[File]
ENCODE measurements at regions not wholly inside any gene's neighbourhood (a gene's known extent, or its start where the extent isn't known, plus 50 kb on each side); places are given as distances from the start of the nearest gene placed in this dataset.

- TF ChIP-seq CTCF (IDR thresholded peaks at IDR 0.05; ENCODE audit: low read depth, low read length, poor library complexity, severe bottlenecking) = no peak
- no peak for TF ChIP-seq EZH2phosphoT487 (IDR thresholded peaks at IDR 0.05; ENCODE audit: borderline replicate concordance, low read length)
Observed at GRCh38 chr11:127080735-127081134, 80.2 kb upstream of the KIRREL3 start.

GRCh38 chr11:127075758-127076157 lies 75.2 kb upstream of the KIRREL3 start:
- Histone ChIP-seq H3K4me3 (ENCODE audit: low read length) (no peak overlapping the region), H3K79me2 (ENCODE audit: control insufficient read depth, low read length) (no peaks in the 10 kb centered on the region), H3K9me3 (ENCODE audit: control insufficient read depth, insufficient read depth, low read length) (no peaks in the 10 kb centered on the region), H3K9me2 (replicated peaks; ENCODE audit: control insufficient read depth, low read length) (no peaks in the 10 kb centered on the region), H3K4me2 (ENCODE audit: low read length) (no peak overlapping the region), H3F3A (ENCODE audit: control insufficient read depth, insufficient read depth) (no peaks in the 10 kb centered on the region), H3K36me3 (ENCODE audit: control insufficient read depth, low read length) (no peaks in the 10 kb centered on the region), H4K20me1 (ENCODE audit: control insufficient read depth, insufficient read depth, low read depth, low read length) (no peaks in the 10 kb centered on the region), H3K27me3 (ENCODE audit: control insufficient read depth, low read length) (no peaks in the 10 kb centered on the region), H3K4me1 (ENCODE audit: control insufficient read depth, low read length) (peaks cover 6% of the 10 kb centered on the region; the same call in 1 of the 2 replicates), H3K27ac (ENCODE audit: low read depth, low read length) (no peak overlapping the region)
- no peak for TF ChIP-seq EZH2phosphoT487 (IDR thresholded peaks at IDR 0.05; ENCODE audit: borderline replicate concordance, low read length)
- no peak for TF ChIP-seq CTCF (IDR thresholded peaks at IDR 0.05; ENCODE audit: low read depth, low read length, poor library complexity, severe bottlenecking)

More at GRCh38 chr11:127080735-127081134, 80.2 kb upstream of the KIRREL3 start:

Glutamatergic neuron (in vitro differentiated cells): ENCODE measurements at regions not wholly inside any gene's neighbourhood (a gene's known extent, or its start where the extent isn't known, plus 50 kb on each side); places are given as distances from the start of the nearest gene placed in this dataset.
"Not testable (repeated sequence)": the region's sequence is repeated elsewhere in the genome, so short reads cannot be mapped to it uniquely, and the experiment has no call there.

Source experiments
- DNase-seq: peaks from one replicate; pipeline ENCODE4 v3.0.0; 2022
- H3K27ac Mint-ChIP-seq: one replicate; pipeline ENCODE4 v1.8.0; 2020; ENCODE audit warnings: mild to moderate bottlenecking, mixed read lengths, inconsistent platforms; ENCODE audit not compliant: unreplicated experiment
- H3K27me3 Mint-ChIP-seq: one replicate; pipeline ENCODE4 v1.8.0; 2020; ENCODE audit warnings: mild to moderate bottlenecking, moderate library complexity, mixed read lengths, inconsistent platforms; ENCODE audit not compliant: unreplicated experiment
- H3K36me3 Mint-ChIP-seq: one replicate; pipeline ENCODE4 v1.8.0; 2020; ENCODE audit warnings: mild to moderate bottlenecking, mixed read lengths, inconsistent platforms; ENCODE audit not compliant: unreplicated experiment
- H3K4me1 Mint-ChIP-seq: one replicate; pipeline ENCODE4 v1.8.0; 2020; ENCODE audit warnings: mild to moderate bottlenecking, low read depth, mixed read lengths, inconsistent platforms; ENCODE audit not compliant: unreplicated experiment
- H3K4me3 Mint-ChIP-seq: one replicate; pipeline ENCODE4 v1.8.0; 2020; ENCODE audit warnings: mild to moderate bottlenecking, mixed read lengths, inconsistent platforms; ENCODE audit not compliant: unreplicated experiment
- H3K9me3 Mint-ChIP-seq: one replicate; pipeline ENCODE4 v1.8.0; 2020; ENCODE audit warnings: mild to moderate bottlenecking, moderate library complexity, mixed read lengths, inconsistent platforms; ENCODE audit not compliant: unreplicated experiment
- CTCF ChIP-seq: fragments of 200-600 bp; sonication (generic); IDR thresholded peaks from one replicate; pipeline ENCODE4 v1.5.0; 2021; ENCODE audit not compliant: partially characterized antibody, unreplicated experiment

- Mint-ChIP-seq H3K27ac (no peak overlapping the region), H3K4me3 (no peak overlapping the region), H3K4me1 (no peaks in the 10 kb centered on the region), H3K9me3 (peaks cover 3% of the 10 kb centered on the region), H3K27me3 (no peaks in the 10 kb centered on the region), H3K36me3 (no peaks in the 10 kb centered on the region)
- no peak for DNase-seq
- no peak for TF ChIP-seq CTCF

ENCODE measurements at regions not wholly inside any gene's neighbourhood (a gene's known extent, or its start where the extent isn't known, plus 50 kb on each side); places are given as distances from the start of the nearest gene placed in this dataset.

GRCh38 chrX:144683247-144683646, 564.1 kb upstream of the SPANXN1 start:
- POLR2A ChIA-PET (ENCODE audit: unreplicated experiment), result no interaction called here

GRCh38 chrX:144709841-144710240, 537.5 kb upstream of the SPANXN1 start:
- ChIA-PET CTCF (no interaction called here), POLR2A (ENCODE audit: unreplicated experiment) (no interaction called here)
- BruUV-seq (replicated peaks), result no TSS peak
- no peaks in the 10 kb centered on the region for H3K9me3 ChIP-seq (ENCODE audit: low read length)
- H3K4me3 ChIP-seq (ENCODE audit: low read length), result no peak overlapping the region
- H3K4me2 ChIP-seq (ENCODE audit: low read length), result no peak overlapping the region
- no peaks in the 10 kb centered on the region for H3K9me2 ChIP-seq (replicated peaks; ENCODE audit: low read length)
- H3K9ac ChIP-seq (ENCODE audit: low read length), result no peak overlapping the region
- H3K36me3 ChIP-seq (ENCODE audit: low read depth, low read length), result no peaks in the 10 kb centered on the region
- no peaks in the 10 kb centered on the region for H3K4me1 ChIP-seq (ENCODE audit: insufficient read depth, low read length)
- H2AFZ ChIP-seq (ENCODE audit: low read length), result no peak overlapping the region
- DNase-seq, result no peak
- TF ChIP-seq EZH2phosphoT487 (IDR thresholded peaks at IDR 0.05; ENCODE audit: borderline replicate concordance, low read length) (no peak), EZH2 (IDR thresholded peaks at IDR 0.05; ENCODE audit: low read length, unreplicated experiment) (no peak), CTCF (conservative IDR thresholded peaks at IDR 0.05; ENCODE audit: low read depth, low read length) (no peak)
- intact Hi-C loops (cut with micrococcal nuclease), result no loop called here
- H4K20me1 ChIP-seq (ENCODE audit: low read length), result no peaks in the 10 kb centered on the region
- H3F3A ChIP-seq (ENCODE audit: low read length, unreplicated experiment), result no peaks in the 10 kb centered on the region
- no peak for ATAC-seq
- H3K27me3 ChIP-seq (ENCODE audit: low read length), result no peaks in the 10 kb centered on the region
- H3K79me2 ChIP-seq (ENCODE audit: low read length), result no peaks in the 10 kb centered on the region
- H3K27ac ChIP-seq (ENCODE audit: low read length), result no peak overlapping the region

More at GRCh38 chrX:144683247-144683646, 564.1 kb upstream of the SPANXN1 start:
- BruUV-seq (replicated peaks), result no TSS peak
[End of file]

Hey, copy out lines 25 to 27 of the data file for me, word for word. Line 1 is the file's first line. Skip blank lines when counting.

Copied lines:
GRCh38 chrX:144683247-144683646, 564.1 kb upstream of the SPANXN1 start:
- POLR2A ChIA-PET (ENCODE audit: unreplicated experiment), result no interaction called here

GRCh38 chrX:144709841-144710240, 537.5 kb upstream of the SPANXN1 start: